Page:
Wednesday 10 August 2022 07:43 AM China issues NEW Taiwan invasion threat as ambassador warns it is 'ready to use ... trends now
China has issued its latest threat towards Taiwan by warning it is ready to use 'all necessary means' to retake the island.
Beijing's new ambassador to Australia, Xiao Qian, refused to rule out using force after a visit last week by high-ranking US politician Nancy Pelosi fuelled further tensions, sparking China's biggest ever live fire exercises around the territory.
The envoy said on the sixth day of the military drills: 'We can never rule out the option to use other means. So when necessary, when compelled, we are ready to use all necessary means,.
'As to what does it mean by "necessary means?" You can use your imagination.'
Mr Xiao was asked to quell 'concerns' from Australians about the 'prospect of a Chinese invasion of Taiwan' and what would 'justify a use of force across the strait'.
In response, the ambassador said: 'Taiwan is not an independent state. Taiwan is a province of the People's Republic of China.
'It's an issue of complete reunification, and the issue of Taiwan coming back to the motherland.'
China 's ambassador Xiao Qian (pictured) said, when necessary they are ready to 'use all necessary means' to reunify Taiwan to its motherland
Mr Xiao said China had been 'so patient' waiting to be reunified with Taiwan and urged those at the National Press Club to use their 'imagination' as to what the global superpower could do.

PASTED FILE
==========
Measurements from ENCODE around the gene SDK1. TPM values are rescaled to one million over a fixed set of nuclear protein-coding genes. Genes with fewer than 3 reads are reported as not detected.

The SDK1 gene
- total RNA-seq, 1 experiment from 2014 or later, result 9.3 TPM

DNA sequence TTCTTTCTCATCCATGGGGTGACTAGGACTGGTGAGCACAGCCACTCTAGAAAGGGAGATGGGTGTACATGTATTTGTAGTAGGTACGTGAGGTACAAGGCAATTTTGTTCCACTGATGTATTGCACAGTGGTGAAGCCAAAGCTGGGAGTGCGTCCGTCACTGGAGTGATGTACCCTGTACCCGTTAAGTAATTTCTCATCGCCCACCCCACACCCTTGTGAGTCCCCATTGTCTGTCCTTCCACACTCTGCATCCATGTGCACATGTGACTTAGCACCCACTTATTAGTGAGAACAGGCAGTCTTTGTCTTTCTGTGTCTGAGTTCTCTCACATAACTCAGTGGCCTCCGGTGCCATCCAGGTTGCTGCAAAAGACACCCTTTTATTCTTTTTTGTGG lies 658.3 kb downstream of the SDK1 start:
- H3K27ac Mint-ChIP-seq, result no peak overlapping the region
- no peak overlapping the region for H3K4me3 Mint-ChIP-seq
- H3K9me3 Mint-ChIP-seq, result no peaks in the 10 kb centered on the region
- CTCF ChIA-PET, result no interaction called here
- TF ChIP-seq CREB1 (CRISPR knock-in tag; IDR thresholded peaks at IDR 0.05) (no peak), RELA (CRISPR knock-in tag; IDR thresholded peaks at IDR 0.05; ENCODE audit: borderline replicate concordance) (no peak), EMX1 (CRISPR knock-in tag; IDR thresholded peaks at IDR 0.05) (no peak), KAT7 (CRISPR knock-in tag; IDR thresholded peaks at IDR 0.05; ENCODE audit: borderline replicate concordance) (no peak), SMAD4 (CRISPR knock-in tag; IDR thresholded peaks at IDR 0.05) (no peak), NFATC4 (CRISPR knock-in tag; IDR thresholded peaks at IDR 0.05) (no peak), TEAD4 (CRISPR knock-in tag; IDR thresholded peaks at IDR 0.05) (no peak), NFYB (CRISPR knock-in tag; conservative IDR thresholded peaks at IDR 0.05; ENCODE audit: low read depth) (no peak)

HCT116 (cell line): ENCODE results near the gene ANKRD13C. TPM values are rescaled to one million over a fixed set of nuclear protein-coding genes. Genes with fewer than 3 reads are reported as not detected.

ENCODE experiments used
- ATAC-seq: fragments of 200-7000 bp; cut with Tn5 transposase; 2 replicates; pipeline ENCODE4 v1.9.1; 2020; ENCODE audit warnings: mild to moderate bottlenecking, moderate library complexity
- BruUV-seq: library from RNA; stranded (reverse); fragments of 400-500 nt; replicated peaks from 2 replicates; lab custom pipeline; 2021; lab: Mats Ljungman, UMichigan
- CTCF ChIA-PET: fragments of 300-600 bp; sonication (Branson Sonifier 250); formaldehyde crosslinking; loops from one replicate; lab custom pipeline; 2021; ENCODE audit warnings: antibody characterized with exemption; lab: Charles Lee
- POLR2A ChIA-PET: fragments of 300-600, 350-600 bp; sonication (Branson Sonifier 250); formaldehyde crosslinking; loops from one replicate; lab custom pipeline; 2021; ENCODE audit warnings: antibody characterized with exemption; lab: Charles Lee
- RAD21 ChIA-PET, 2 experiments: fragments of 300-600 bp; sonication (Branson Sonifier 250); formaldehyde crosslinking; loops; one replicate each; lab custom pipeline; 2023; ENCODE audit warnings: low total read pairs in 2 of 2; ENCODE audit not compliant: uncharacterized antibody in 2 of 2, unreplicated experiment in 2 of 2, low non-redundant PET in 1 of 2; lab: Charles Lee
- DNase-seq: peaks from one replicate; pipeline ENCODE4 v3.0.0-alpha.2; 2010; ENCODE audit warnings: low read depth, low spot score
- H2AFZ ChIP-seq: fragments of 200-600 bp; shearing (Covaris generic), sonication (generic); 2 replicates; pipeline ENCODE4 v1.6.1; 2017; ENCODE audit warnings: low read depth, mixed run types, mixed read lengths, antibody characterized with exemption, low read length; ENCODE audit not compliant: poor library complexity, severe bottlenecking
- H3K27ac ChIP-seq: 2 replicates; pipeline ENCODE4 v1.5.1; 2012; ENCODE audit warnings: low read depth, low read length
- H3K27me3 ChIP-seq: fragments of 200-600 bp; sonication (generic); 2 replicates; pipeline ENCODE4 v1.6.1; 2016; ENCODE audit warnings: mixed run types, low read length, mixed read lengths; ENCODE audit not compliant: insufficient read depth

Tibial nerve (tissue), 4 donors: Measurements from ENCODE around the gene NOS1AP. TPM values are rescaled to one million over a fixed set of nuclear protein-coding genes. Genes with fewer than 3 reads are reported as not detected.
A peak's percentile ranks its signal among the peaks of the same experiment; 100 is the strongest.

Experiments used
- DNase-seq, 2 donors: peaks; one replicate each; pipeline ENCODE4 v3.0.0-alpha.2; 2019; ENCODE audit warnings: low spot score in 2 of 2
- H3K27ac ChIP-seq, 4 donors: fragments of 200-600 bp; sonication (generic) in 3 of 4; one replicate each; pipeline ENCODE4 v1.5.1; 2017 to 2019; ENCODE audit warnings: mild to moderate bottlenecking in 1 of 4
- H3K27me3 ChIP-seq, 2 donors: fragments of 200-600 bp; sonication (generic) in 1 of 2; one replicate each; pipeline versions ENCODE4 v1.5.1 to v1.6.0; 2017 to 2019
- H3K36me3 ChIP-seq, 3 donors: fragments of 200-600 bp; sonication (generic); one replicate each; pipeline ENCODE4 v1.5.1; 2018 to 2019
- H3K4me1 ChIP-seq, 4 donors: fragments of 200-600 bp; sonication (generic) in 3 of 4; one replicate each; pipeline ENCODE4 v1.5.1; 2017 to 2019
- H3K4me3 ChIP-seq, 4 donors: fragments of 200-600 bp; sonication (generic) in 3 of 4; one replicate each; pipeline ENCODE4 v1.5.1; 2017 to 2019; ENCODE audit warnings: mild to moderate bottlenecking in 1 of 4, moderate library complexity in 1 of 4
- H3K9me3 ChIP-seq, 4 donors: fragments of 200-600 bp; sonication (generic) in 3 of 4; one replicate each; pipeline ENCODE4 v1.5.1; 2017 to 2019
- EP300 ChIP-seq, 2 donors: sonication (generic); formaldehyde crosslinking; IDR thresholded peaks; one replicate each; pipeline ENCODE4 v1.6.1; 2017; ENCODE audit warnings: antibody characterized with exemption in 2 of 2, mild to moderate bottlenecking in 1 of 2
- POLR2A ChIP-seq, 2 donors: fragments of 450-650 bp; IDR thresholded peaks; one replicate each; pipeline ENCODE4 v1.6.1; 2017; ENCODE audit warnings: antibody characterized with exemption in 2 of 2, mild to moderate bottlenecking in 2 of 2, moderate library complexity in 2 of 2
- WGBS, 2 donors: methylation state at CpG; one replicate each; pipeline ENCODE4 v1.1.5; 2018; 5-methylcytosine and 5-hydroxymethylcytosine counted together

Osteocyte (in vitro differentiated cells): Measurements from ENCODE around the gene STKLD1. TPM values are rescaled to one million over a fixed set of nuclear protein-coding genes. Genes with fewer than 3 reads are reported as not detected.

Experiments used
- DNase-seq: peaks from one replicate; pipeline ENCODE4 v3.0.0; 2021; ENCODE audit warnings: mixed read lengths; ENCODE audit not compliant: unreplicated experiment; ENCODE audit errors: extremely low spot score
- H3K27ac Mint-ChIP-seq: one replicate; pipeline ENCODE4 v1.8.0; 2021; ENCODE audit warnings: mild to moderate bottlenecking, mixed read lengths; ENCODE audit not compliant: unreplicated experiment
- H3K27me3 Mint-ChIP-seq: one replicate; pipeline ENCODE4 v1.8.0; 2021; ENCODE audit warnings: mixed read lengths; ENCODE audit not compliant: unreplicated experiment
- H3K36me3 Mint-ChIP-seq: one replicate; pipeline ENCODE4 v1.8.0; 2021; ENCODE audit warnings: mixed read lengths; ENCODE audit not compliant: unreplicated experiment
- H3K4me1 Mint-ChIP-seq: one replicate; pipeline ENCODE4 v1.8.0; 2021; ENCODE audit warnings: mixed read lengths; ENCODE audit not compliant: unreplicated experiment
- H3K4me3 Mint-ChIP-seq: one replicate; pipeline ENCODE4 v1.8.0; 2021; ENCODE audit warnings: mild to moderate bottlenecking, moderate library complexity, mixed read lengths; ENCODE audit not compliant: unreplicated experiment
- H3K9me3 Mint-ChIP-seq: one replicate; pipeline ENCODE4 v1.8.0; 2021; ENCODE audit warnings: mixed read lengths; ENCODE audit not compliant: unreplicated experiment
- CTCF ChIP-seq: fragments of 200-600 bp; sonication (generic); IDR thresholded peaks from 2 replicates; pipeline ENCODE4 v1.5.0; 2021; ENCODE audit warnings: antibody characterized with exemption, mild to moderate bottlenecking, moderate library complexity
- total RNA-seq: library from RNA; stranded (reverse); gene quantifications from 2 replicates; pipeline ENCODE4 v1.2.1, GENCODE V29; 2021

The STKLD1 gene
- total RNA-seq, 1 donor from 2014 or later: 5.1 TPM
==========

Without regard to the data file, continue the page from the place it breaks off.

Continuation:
'That is one of the reasons why China has been so patient for several decades. We're waiting. We're waiting for a peaceful unification. But we cannot - we can never rule out the option to use other means ... when compelled, we are ready to use all necessary means,' he said.
'As to what 'all necessary means?' You can use your imagination.'
Mr Xiao was then asked to give a 'yes or no' answer on if China had plans to 're-educate' Taiwan's 23 million people.
'Can you confirm with a yes or no - is that Chinese Government policy? Will China re-educate Taiwan's people to change their minds about the Chinese Communist Party,' a journalist asked.
'It is reasonable for us to understand that their perspective about China, their perspective about their motherland, might take somewhat different views,' he replied.
'I think my personal understanding is that once Taiwan is reunited, coming back to the motherland, there might be a process for the people in Taiwan to have a correct understanding of China about the motherland.'
China has attracted global criticism for its re-education camps in the province of Xinjiang.
The camps, first set up in 2017, have been used to indoctrinate Uyghurs and Muslims and horror stories of abuse and human rights' violations have emerged from them.
Mr Xiao said despite that,